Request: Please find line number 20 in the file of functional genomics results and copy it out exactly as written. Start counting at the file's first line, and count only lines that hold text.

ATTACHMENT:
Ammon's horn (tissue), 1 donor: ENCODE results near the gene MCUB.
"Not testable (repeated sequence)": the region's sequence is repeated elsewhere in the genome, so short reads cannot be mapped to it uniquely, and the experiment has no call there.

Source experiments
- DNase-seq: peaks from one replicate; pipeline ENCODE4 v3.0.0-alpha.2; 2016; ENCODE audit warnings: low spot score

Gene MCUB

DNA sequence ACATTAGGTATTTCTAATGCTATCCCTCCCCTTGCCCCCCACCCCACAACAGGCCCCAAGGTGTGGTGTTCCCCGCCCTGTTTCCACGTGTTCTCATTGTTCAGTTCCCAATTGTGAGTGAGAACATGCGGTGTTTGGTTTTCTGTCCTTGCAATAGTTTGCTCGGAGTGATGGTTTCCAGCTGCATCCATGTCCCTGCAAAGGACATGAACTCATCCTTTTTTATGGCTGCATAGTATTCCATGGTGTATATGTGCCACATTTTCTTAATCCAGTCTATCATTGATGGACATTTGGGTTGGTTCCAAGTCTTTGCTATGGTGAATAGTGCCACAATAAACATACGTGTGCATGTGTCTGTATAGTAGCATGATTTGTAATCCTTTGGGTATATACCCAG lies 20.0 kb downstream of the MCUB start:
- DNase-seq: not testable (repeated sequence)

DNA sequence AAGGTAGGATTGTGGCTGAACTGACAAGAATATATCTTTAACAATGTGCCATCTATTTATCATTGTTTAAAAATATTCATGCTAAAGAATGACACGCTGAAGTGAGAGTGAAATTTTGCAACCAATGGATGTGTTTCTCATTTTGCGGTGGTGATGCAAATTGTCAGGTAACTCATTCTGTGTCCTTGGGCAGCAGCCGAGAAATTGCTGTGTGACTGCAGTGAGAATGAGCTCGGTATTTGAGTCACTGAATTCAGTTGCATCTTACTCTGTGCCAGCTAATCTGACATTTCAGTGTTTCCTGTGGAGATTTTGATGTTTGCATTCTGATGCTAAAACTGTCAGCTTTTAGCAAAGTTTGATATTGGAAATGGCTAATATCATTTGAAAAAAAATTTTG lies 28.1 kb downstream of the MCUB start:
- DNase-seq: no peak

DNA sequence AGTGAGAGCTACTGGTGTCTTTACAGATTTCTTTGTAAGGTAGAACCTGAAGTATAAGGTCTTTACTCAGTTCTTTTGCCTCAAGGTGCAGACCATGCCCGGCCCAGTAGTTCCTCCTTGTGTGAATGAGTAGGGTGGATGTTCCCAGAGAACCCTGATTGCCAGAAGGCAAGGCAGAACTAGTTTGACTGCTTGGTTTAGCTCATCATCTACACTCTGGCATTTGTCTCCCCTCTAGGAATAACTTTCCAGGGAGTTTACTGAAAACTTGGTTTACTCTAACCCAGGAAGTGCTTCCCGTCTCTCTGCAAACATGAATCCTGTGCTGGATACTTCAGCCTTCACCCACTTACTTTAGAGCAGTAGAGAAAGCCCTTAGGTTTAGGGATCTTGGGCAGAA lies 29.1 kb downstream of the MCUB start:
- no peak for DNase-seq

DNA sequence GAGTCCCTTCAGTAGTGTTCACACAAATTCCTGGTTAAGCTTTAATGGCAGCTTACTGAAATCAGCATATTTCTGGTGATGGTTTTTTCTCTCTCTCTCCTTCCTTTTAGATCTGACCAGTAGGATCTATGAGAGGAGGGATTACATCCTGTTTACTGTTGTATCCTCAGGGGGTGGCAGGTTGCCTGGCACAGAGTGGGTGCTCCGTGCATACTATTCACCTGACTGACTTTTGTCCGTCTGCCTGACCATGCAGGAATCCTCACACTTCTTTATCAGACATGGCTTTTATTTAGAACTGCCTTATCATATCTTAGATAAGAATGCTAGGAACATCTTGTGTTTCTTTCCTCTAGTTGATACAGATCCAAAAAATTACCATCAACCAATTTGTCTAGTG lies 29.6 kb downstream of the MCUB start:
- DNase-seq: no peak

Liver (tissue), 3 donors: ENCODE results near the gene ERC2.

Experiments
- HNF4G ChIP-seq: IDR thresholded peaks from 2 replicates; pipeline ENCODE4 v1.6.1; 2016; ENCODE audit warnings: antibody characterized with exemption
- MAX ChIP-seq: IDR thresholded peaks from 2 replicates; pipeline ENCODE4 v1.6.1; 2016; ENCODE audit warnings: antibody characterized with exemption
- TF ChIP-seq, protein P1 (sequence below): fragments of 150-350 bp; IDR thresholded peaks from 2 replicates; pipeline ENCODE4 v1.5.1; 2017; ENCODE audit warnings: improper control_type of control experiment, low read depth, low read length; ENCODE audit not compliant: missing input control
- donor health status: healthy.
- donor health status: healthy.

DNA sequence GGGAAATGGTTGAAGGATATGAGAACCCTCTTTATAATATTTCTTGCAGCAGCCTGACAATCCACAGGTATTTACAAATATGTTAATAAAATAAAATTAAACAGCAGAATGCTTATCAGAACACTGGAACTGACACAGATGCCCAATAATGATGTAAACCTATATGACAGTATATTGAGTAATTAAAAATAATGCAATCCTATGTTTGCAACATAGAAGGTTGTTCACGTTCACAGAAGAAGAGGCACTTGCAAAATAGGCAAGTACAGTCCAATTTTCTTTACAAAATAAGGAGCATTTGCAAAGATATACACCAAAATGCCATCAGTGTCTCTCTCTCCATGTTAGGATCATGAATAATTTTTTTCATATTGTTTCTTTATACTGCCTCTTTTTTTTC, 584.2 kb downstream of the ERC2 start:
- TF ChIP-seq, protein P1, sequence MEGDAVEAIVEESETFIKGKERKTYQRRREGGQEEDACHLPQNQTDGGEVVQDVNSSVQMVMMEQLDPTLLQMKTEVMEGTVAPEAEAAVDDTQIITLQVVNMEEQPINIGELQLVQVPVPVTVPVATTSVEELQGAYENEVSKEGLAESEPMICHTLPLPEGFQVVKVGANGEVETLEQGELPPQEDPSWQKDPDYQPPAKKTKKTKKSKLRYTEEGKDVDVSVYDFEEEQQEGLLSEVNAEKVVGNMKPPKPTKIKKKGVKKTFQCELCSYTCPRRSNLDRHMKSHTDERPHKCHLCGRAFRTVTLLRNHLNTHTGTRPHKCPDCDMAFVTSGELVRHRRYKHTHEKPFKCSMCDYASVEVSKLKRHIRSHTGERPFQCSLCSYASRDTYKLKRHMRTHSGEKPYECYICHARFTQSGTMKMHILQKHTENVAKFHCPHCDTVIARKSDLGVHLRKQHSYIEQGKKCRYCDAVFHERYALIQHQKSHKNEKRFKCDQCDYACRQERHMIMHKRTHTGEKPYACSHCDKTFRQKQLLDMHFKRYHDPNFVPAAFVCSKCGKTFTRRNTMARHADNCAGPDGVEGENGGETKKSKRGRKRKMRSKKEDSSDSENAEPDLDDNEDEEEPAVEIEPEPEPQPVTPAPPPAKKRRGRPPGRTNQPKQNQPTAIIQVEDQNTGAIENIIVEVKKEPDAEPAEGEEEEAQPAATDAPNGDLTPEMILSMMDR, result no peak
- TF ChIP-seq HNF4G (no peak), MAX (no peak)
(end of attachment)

- donor health status: healthy.